One of my beliefs about climate change is that it will be very difficult—in fact, all but impossible—to persuade people to sacrifice their standard of living even modestly in order to fight rising temperatures. Polling bears out this reluctance even in the face of imminent catastrophe, but more to the point, so does the entire history of mankind. Here’s how I put it in my climate piece:
None of this should surprise us. Fifteen years ago, UCLA geography professor Jared Diamond wrote a book called Collapse. In it, he recounted a dozen examples of societies that faced imminent environmental catastrophes and failed to stop them. It’s not because they were ignorant about the problems they faced….They just couldn’t find the collective will to stop.
Over and over, human civilizations have destroyed their environments because no one—no ruler, corporation, or government—was willing to give up their piece of it. We have overfished, overgrazed, overhunted, overmined, overpolluted, and overconsumed. We have destroyed our lifeblood rather than make even modest changes to our lifestyles.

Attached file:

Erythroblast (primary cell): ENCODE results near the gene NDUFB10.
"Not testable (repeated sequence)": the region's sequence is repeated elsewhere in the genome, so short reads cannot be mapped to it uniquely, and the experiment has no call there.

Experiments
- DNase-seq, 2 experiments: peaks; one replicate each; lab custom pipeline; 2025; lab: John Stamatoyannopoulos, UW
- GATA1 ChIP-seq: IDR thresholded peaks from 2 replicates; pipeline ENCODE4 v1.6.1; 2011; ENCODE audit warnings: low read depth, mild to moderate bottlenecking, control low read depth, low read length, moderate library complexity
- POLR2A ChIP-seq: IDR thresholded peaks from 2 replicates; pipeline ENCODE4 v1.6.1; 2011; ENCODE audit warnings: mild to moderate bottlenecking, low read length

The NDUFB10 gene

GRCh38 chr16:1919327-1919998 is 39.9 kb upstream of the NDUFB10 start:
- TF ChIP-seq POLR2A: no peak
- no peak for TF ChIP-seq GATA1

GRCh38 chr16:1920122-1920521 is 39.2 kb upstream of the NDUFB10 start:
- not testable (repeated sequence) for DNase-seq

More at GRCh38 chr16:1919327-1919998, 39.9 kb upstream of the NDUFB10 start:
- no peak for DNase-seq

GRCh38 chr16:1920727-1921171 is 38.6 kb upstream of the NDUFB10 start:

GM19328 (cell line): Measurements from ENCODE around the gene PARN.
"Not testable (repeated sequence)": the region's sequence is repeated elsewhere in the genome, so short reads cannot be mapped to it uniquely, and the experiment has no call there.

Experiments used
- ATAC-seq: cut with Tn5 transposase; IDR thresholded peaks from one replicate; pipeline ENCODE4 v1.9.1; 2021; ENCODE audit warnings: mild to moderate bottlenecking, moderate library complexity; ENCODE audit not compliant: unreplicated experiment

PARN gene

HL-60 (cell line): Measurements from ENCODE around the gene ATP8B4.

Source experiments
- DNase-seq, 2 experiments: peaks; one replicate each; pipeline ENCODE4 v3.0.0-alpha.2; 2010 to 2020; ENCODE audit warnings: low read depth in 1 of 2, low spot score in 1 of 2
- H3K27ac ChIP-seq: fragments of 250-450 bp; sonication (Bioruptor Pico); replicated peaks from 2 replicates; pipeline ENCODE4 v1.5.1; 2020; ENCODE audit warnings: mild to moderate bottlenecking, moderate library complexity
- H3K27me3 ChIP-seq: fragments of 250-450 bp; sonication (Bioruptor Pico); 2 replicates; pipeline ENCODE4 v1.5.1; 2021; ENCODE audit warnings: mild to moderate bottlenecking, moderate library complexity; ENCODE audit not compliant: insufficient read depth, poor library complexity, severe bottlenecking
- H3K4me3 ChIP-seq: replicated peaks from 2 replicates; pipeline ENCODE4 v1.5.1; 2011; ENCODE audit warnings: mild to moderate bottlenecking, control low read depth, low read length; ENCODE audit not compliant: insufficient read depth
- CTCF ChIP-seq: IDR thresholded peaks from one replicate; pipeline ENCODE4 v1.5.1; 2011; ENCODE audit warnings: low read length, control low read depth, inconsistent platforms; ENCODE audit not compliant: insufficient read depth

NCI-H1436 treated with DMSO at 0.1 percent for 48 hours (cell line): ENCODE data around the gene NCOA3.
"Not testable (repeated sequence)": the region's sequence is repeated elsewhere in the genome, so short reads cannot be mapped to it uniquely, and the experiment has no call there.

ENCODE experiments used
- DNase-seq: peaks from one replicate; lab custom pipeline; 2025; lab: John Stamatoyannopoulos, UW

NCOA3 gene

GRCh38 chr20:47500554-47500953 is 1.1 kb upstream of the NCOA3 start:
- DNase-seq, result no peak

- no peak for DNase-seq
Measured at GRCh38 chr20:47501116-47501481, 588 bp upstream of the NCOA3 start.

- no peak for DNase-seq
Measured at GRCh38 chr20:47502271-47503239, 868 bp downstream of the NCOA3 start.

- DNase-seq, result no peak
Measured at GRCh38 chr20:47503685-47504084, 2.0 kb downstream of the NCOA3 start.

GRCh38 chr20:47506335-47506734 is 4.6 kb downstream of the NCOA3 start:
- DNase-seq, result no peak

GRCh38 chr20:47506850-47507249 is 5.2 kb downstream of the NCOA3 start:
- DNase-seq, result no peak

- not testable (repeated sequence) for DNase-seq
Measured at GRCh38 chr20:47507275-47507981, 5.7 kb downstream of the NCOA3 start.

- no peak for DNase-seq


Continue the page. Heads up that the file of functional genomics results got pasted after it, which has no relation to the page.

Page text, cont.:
So here’s my question, and it’s an honest one. I’m hardly an expert on world history, after all. My question is whether I’m right about human societies being routinely too shortsighted and self-interested to address catastrophes that are pretty obviously barreling toward them in a matter of decades. Aside from wartime, in other words, are there examples in the past couple of millennia of societies making collective sacrifices in order to address some kind of imminent environmental catastrophe? I am, of course, thinking of societies of substantial size, not small tribes in the Amazon or remote islands in the Indian Ocean. (After all, climate change requires action from the biggest society of them all, the entire earth.) I’m also thinking of significant, widespread, deliberate sacrifice, not just life getting a little harder for the peons.
I haven’t been able to think of one, but that doesn’t mean they don’t exist. Can anyone think of anything?